Thank you for opportunity to comment on the federal tax changes being considered in H.R. 1.1. We appreciate your leadership in trying to set the record straight as this partisan effort is rushed to judgment with no real input and much fiscal uncertainty.

Unfortunately, what we see so far from a national and state perspective is very troubling. Some of the proposals to reduce taxes on corporate and pass-through business income could provide needed economic stimulus nationally and for states like Connecticut. Unfortunately, on balance, R. 1 is fundamentally flawed:

Even the low estimate of a $1.5 trillion cost is not paid for and is really massive federal tax deficit spending. The nation has been down this road before and surely we should have learned something from the worst economic recession in modern times.Otherwise unaffordable tax cuts have long been part of a political strategy to `starve the beast.” Due to its long term unfunded cost, this Republican tax plan will compel big cuts in federal funding, such as Medicaid, that are important to states like Connecticut.

At the time, I was the Senate majority leader in Michigan under the last administration, overseeing the only Republican branch of government. I saw firsthand how the administration pursued targeted tax credits, one after the other, that favored one industry over the other. It was a classic example of government picking winners over losers, and as expected, it failed miserably. As we see at the Federal level today, in Michigan, these targeted tax benefits were paid for by everyone else in the form of tax increases, and not only did it fail to attract growth in emerging sectors as they had hoped, but it caused our economy to go into a tailspin, a very serious tailspin.

Michigan quickly became the only State in the country experiencing zero economic growth. Per capita income fell for the first time. It was one of the highest to begin with, and just a few years later, it was one of the lowest. By 2009, unemployment hit a record high of 15 percent. Neighboring States that had more hospitable environments for good job growth attracted our families and our neighbors.

As I said, we are the only State in the Union to lose population. But as Senate majority leader at that time of the only Republican branch of government, we didn’t just say no to the government’s failed policies.  We offered solutions and loaded up the pipeline with legislation to help the newly elected Republican legislature and Governor Rick Snyder get the job done.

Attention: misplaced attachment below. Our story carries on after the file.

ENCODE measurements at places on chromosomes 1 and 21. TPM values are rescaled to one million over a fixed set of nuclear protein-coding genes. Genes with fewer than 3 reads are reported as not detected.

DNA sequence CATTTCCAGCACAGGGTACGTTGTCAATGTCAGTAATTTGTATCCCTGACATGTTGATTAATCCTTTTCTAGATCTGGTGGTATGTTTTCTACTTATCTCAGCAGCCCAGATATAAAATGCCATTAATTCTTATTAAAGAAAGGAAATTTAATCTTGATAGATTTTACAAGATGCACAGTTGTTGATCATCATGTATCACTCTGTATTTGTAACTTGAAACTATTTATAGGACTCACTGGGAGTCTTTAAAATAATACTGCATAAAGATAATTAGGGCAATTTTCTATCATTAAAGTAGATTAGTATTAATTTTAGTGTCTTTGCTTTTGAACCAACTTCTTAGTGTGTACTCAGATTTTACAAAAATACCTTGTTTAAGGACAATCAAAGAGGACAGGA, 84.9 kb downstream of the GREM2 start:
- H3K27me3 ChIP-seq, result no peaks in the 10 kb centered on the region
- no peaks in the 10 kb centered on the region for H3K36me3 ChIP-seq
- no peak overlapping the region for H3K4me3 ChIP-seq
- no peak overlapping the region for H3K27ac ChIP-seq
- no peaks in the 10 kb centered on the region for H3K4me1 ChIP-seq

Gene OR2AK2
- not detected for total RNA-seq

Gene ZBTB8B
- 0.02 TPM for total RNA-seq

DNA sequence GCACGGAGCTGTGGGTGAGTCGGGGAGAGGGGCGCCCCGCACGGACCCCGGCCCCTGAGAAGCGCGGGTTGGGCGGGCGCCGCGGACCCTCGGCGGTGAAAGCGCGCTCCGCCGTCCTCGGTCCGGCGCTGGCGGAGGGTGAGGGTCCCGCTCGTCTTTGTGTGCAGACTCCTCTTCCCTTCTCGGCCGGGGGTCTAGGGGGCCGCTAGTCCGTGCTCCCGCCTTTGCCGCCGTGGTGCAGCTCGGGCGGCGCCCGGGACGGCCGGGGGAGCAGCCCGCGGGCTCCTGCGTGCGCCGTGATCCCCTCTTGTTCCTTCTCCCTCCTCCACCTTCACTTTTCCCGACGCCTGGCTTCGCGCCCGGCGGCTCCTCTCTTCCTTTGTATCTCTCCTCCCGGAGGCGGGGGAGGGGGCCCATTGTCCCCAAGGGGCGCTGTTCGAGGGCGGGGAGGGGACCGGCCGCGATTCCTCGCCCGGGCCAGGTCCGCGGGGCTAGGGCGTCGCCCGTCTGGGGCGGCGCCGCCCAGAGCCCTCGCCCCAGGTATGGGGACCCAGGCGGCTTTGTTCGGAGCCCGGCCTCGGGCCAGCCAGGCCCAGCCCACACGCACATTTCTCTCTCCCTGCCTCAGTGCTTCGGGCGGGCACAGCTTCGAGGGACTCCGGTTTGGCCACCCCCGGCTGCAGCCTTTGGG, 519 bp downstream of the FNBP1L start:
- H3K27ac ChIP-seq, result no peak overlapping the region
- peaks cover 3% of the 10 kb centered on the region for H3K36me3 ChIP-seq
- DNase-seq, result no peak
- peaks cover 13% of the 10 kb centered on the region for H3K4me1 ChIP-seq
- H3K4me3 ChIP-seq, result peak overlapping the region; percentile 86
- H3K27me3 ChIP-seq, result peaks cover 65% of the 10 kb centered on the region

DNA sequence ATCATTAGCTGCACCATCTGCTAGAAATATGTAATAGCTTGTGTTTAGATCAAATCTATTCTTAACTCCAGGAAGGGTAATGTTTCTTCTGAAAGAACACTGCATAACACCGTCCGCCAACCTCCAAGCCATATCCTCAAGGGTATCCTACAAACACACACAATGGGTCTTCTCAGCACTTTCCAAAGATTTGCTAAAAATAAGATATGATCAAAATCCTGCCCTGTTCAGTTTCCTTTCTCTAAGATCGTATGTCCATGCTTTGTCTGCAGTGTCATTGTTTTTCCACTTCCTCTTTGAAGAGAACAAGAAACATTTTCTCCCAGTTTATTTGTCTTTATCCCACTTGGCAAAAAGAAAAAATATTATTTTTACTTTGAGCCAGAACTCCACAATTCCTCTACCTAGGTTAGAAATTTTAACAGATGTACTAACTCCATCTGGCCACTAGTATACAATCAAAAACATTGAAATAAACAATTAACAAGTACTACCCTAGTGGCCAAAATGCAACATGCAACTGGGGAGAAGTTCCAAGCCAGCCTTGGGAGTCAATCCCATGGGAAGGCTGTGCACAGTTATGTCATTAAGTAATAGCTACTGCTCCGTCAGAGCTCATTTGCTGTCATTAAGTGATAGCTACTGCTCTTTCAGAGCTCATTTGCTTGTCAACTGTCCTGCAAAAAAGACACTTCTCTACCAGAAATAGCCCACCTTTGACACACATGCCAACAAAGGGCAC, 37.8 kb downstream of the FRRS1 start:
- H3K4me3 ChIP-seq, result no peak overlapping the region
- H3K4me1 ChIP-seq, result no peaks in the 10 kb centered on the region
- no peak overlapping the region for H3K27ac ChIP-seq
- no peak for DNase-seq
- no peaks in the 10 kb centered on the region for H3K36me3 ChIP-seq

What did we do? We did exactly what we are doing here today. We started with tax reform. While balancing budgets, we found ways to lower rates on individuals, reduce baseline rates for job creators, and eliminate tax credits that favored certain industries over others. Michigan created an environment that grew the economy and helped families get ahead. Sure enough, just 2 months after these reforms happened, job growth turned positive again in Michigan.

Today, in Michigan, we are a top 10 pro business State and ranked 12th among all States for overall business climate. Unemployment is the lowest it has been in my home district of 3.3 percent, in Livingston County. Detroit is re-emerging again as an economic powerhouse. The streets are alive with entrepreneurs and young people finally living downtown. The future looks great for the comeback city. The moral of this story is tax reform, but it is not just about tax cuts. It is about real reform to a broken system. Getting tax reform done right means delivering real relief, and I have seen it firsthand in Michigan.

I know it can happen at the national level. It is not rocket science. It is about giving people back more that is rightfully theirs. It is about freeing up more capital to create more jobs, increase wages, and compete at the global level. This is how you grow an economy from the ground up. Mr. Speaker, let’s vote for our constituents today. Do it for the middle-income family of four or the struggling mom. Let’s pass this bill today. It has been 31 years. It is time for relief. It is long overdue.

Mr. NEAL. Mr. Speaker, under the Republican tax bill, 570,000 Michigan households earning less than $160,000 a year will see a tax hike. Mr. Speaker, I yield 2 minutes to the gentleman from California (Mr. Thompson), a thoughtful member of the Ways and Means Committee, whose admonitions to all of us should be something we could all rally around.